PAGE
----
It’s incredible how quickly the extraordinary becomes the norm. Just last year, the first generative models capable of creating lifelike images burst onto the scene, quickly turning from groundbreaking to everyday tech. Tools like OpenAI’s DALL-E, Stability AI’s Stable Diffusion, and Adobe’s Firefly have been churning out stunning images that range from fashion-forward popes to award-winning artwork. However, it’s not all rosy; alongside the creative wonders, we’ve also seen a rise in less savory content like derivative fantasy art and problematic stereotypes.

Now, the cutting edge of this technology is shifting from static images to dynamic videos. Imagine everything we’ve seen in image generation, but on a grander, more complex scale.

Just a year ago, we saw the first attempts at this with generative models piecing together short video clips. The initial results were a bit rough—think blurry and uneven. But the technology is evolving rapidly.

Runway, the startup behind these generative video models and co-creator of Stable Diffusion, is constantly updating its offerings. Its latest tool, Gen-2, can produce videos that are just a few seconds long, but with impressive quality. Some of the results are almost on par with what you might expect from a studio like Pixar.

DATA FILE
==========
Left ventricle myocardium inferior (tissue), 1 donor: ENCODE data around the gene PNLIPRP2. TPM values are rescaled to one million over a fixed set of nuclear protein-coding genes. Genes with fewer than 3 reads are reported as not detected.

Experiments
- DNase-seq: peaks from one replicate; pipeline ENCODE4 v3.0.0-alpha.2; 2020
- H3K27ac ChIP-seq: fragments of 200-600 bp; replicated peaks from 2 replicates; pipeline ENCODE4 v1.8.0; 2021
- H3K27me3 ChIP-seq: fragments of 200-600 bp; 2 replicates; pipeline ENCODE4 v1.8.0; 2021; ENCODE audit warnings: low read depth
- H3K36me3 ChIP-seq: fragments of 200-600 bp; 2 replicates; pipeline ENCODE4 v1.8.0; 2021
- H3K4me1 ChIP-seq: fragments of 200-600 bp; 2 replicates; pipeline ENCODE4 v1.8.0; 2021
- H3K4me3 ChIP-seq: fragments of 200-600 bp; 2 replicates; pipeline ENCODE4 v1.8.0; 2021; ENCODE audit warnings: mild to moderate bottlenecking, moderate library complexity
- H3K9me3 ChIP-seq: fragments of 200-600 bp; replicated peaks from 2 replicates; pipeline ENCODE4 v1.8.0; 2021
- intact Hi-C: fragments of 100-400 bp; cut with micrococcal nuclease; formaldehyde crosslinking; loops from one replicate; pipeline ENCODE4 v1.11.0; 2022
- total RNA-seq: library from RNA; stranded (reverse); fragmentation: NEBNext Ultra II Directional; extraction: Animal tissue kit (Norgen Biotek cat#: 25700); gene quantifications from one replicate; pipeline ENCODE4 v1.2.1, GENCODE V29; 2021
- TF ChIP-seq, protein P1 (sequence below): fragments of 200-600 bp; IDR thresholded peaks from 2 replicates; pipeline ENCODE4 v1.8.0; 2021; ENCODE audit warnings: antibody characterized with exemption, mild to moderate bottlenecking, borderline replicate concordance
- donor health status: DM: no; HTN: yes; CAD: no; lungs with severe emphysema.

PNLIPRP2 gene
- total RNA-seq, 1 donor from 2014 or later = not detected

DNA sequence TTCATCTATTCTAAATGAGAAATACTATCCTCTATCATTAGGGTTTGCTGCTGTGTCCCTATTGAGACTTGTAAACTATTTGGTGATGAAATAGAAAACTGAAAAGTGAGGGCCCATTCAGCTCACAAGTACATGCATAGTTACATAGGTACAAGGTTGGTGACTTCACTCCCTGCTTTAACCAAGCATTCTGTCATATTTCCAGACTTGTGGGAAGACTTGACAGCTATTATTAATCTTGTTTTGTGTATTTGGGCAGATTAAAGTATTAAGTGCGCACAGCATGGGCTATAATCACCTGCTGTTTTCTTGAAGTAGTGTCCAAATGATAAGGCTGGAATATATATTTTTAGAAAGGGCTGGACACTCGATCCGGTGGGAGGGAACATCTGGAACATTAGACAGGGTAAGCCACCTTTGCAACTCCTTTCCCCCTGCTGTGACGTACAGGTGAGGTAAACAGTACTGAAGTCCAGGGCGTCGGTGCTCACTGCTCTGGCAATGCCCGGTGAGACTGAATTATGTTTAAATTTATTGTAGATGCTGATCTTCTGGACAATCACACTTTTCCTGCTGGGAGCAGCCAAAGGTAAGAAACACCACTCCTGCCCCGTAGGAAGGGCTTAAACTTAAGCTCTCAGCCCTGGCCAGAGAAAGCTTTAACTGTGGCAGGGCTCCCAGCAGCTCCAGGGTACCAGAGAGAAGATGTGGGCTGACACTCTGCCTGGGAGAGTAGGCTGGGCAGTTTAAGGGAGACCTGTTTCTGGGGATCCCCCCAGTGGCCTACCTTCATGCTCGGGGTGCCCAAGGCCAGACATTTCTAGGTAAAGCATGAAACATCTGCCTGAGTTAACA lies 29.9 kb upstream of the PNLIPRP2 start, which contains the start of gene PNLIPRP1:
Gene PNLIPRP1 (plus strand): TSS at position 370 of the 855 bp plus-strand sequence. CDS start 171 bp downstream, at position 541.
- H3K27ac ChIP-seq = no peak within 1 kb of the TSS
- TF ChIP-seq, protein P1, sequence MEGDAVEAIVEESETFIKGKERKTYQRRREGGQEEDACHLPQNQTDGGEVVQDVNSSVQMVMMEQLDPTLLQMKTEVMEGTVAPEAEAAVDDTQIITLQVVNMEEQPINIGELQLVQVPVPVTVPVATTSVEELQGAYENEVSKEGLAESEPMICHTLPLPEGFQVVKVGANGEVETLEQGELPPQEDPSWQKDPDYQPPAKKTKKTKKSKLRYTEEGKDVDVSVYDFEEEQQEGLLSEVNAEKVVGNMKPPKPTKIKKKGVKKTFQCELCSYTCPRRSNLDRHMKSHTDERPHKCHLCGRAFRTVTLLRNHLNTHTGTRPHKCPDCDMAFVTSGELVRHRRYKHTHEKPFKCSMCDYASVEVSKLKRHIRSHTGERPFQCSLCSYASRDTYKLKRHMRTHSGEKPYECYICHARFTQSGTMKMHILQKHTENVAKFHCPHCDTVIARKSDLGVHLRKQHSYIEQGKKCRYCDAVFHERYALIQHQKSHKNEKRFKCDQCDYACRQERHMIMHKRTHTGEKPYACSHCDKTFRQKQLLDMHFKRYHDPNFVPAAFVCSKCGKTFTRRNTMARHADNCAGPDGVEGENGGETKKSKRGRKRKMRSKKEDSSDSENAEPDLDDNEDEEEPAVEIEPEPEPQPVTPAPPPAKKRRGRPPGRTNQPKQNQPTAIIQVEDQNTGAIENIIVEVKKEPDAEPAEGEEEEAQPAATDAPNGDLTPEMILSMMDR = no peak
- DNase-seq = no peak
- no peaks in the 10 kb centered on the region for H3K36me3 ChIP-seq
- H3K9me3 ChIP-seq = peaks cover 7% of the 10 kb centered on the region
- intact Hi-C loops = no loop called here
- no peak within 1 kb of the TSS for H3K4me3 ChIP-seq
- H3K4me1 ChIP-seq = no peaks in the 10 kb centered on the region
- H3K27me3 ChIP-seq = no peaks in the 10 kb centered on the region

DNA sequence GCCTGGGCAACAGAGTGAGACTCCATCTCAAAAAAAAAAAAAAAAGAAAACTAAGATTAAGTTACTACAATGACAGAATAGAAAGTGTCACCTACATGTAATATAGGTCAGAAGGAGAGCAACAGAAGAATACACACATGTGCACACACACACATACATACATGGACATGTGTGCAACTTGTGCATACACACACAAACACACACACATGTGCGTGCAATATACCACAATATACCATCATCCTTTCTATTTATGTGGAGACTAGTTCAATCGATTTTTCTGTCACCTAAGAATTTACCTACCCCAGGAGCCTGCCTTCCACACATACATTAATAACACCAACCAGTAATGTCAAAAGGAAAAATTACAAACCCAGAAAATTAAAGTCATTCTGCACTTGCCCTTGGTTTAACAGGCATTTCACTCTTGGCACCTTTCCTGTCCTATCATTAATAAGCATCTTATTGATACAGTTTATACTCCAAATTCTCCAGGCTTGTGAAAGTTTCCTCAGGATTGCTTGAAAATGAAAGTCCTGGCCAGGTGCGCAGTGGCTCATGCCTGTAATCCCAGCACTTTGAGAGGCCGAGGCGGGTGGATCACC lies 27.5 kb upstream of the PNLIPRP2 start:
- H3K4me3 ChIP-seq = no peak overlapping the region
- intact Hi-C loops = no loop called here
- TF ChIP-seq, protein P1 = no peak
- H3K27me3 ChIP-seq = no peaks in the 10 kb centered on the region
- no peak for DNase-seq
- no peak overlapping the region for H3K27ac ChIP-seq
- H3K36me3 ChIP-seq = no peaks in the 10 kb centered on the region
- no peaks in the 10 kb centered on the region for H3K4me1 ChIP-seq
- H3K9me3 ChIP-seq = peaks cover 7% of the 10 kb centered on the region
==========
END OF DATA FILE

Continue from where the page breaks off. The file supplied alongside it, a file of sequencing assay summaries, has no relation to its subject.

Runway’s not stopping there; they’ve launched an AI film festival, featuring experimental films created with AI. This year’s festival has a prize pool of $60,000, and the top 10 films will be showcased in New York and Los Angeles.

Major film studios, including big names like Paramount and Disney, are paying attention. They’re integrating generative AI into their workflows, from syncing actors’ lip movements in different languages to pushing the boundaries of special effects. For instance, the 2023 movie “Indiana Jones and the Dial of Destiny” featured a remarkably younger-looking Harrison Ford, thanks to deepfake technology.